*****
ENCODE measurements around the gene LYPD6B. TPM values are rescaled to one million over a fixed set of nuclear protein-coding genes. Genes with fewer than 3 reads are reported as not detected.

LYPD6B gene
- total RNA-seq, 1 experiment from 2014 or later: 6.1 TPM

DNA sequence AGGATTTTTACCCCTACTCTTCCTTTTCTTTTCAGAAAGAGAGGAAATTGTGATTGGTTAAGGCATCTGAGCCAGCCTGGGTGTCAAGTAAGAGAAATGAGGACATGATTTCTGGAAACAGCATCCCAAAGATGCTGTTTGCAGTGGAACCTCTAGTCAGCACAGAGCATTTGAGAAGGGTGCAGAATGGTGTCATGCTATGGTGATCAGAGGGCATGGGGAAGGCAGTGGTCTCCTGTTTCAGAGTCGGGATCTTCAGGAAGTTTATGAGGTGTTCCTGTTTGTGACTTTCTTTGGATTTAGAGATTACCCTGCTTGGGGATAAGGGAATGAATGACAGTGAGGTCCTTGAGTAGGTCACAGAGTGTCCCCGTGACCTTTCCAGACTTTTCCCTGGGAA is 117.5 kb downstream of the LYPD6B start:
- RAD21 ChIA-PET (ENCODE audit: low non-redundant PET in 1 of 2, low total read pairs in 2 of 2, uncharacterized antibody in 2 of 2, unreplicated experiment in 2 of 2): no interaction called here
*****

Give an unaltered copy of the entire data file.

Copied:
ENCODE measurements around the gene LYPD6B. TPM values are rescaled to one million over a fixed set of nuclear protein-coding genes. Genes with fewer than 3 reads are reported as not detected.

LYPD6B gene
- total RNA-seq, 1 experiment from 2014 or later: 6.1 TPM

DNA sequence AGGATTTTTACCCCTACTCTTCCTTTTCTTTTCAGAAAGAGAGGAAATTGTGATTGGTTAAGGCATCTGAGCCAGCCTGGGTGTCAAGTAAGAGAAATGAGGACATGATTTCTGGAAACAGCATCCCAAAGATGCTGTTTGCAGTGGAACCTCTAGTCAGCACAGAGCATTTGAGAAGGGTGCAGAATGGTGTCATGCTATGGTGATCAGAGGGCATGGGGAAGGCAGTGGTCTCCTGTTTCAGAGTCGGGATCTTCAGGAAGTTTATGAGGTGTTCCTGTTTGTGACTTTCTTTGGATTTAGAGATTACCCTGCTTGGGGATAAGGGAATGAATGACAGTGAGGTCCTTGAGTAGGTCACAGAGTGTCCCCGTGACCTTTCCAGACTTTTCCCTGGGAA is 117.5 kb downstream of the LYPD6B start:
- RAD21 ChIA-PET (ENCODE audit: low non-redundant PET in 1 of 2, low total read pairs in 2 of 2, uncharacterized antibody in 2 of 2, unreplicated experiment in 2 of 2): no interaction called here